Yep, saw that response over there. (thumbsu Very interesting stuff, I like.

On 2/13/2022 at 3:21 AM, ColonialCoinsUK said:

At the moment die varieties on coins looks like a much easier undertaking than differences in medals and banknotes  - the more I find out about each piece the more gaps appear in the references :roflmao:Given the situation with Krause is there anyway to update the Specialised Issues, SCWPM etc as it appears to be full of errors??

Krause was always just a general reference and full of errors, and that's not a knock on them as I'm surprised that all encompassing catalogs such as Krause were as accurate as they were. For specific series you're better off going with specialized catalogs and doing your own research, as you know. 

It's my understanding that all the Krause catalogs are now "maintained" on the Numismaster website, https://numismaster.com/pages/-10012227/paper-money. From the website, 'This is the same respected research that previously filled the pages of the Standard Catalog of World Paper Money book series, along with Standard Guide to United States Paper Money.', all the images on the Numismater website seems to be directly form the catalogs as well as the pricing information. I have not tried contacting them but, if their Ukrainian section is any indication, they have done almost ZERO updating since Krause went tits up. I tried a one month membership there, $10 if I remember correctly, and it was a complete waste of $10. I'm being a bit harsh because how difficult can it be to update the website, :pullhair:, it's frustrating that these catalogs are basically being flushed down the toilet. That being said new Pick numbers are still being assigned and those have to be coming from somewhere.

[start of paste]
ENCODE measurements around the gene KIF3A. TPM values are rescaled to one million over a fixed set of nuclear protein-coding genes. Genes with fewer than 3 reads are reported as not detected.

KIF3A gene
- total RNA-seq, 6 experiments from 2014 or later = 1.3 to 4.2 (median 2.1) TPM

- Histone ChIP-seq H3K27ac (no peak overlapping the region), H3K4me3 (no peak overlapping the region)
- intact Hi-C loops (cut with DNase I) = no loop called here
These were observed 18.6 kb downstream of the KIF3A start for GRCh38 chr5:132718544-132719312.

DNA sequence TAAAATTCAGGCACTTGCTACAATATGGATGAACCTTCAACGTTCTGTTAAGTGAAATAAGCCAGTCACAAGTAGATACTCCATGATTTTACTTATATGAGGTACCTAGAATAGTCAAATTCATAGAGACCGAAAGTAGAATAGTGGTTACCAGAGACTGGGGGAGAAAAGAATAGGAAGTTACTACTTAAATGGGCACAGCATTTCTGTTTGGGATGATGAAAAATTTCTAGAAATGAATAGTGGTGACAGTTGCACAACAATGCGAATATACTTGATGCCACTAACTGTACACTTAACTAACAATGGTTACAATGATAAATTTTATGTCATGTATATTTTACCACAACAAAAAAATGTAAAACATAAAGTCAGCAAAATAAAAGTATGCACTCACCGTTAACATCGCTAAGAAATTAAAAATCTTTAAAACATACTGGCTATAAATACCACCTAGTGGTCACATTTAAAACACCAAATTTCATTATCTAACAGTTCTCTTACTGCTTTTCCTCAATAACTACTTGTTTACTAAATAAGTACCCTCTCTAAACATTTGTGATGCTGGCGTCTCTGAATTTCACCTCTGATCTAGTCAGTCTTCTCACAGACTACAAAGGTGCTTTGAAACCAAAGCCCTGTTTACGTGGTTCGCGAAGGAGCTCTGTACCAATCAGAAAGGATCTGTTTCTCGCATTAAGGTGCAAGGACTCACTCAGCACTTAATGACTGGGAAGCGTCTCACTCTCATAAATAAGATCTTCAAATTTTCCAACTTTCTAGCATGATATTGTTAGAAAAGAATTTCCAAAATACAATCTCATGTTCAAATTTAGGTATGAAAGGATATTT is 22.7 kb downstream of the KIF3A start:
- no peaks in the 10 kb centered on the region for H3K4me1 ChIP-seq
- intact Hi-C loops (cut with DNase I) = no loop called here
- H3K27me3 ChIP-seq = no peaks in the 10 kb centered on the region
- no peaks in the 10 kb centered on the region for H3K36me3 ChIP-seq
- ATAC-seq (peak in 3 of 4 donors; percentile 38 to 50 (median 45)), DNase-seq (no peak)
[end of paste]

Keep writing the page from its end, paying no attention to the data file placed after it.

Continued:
If I was going to throw away $10, I'd give the Banknote Book a try, https://www.greysheet.com/publications/the-banknote-book-world-paper-money , and/or join the IBNS How to join the IBNS . I just singed up, today. lol I'll let you know how it is. 

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Thanks - I had a look at Numismaster - seems to have even less info than the original catalogue! Unfortunately such errors/omissions in the main reference that people use means that PMG have a few incorrect designations on their labels for some of the notes I have.:frown: